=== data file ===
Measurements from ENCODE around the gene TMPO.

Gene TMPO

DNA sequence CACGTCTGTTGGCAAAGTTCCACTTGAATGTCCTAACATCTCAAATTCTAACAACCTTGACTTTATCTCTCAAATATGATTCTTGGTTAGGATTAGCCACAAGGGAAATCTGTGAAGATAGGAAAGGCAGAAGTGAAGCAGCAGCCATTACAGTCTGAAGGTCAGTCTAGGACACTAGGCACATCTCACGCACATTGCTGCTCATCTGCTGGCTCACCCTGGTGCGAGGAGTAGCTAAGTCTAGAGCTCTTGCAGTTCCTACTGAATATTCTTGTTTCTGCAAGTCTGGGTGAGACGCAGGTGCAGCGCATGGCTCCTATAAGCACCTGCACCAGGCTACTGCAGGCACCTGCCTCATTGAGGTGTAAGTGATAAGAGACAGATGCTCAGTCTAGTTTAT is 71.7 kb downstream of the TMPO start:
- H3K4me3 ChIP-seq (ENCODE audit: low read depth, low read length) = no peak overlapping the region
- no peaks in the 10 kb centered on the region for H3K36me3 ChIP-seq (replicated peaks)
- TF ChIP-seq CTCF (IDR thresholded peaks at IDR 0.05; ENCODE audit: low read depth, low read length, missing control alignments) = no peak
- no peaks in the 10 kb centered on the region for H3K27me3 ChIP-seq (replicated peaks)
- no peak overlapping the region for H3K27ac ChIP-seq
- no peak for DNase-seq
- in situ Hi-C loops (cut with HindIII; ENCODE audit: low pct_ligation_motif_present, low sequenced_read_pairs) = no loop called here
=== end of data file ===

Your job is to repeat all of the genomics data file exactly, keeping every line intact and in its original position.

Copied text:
Measurements from ENCODE around the gene TMPO.

Gene TMPO

DNA sequence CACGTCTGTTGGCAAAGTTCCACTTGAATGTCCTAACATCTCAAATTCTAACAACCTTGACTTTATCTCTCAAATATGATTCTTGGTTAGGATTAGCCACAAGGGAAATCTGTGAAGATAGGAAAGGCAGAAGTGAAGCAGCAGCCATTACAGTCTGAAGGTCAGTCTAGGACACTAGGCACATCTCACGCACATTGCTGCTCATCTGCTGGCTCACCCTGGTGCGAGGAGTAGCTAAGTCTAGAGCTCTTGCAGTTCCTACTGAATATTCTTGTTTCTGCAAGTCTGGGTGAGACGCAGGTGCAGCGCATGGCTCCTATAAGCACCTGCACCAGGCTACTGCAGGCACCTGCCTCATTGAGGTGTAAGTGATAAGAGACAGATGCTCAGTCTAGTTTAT is 71.7 kb downstream of the TMPO start:
- H3K4me3 ChIP-seq (ENCODE audit: low read depth, low read length) = no peak overlapping the region
- no peaks in the 10 kb centered on the region for H3K36me3 ChIP-seq (replicated peaks)
- TF ChIP-seq CTCF (IDR thresholded peaks at IDR 0.05; ENCODE audit: low read depth, low read length, missing control alignments) = no peak
- no peaks in the 10 kb centered on the region for H3K27me3 ChIP-seq (replicated peaks)
- no peak overlapping the region for H3K27ac ChIP-seq
- no peak for DNase-seq
- in situ Hi-C loops (cut with HindIII; ENCODE audit: low pct_ligation_motif_present, low sequenced_read_pairs) = no loop called here